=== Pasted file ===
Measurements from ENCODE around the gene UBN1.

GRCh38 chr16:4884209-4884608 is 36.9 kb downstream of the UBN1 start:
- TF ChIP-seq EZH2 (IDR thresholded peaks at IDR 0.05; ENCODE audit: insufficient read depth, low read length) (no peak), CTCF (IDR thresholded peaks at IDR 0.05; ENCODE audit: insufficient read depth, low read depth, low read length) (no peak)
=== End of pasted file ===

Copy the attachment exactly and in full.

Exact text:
Measurements from ENCODE around the gene UBN1.

GRCh38 chr16:4884209-4884608 is 36.9 kb downstream of the UBN1 start:
- TF ChIP-seq EZH2 (IDR thresholded peaks at IDR 0.05; ENCODE audit: insufficient read depth, low read length) (no peak), CTCF (IDR thresholded peaks at IDR 0.05; ENCODE audit: insufficient read depth, low read depth, low read length) (no peak)